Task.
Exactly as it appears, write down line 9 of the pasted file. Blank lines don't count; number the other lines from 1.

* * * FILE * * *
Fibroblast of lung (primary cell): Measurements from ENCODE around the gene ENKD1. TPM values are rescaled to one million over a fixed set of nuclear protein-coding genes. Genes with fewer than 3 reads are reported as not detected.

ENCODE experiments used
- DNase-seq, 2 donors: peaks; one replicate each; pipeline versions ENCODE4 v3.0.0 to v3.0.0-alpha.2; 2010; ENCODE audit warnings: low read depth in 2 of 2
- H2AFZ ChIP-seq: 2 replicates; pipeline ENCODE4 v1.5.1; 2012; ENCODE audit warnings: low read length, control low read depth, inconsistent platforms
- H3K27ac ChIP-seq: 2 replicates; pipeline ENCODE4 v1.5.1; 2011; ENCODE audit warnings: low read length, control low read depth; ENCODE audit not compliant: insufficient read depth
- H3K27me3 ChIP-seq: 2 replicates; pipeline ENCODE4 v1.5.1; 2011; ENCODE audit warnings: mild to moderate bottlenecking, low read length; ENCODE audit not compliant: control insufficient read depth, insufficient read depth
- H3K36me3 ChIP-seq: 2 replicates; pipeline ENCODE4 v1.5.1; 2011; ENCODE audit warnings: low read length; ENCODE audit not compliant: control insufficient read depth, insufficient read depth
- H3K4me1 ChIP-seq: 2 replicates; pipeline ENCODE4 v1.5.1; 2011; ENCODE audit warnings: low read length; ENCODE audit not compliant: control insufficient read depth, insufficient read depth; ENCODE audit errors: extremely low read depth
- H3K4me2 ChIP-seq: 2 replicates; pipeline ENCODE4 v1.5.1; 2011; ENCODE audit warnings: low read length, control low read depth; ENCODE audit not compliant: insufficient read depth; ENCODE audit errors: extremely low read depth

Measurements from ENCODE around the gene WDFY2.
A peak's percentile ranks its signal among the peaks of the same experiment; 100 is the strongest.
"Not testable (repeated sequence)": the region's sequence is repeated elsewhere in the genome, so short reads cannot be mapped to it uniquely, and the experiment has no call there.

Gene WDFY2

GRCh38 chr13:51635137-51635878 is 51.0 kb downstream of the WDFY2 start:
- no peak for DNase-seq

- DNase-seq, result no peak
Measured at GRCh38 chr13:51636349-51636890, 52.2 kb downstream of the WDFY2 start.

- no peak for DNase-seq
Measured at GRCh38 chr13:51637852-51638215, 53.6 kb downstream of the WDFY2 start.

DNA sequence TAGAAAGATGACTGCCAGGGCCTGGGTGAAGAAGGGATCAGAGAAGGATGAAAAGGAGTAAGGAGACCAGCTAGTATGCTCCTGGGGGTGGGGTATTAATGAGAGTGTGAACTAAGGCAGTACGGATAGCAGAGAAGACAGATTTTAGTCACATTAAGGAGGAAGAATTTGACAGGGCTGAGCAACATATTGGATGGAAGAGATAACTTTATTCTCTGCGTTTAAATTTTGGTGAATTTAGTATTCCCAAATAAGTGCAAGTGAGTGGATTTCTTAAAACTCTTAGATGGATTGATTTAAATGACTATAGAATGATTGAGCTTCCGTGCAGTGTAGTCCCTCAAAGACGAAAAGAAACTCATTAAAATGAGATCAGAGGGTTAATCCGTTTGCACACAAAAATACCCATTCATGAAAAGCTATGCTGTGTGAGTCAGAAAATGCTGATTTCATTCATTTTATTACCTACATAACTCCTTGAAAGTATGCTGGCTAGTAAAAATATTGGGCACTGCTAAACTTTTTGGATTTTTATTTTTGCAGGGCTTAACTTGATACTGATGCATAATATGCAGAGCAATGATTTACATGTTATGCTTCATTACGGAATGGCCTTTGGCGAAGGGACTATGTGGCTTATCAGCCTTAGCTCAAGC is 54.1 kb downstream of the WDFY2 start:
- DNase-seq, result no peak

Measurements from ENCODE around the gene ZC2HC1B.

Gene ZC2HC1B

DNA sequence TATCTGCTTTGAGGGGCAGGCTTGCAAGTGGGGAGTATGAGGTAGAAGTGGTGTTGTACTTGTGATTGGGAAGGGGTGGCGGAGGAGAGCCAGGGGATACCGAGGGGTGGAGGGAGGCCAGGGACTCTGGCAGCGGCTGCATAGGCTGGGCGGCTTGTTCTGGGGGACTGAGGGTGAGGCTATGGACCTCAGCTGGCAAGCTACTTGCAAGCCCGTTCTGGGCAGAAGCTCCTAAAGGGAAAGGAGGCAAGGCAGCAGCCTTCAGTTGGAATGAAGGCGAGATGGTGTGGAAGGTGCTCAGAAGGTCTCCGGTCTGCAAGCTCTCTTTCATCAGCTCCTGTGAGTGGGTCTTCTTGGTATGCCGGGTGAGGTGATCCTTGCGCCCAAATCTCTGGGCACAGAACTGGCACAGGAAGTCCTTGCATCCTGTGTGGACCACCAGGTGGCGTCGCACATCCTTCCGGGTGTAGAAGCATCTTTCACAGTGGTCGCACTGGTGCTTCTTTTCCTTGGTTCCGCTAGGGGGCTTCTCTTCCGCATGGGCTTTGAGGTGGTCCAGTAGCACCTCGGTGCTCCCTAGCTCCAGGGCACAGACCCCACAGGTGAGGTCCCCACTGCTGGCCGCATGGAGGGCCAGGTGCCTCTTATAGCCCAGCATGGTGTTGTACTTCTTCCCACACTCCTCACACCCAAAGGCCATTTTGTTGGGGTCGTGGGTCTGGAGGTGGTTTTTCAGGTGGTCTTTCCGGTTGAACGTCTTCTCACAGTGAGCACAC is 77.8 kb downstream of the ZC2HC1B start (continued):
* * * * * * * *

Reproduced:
- H3K4me2 ChIP-seq: 2 replicates; pipeline ENCODE4 v1.5.1; 2011; ENCODE audit warnings: low read length, control low read depth; ENCODE audit not compliant: insufficient read depth; ENCODE audit errors: extremely low read depth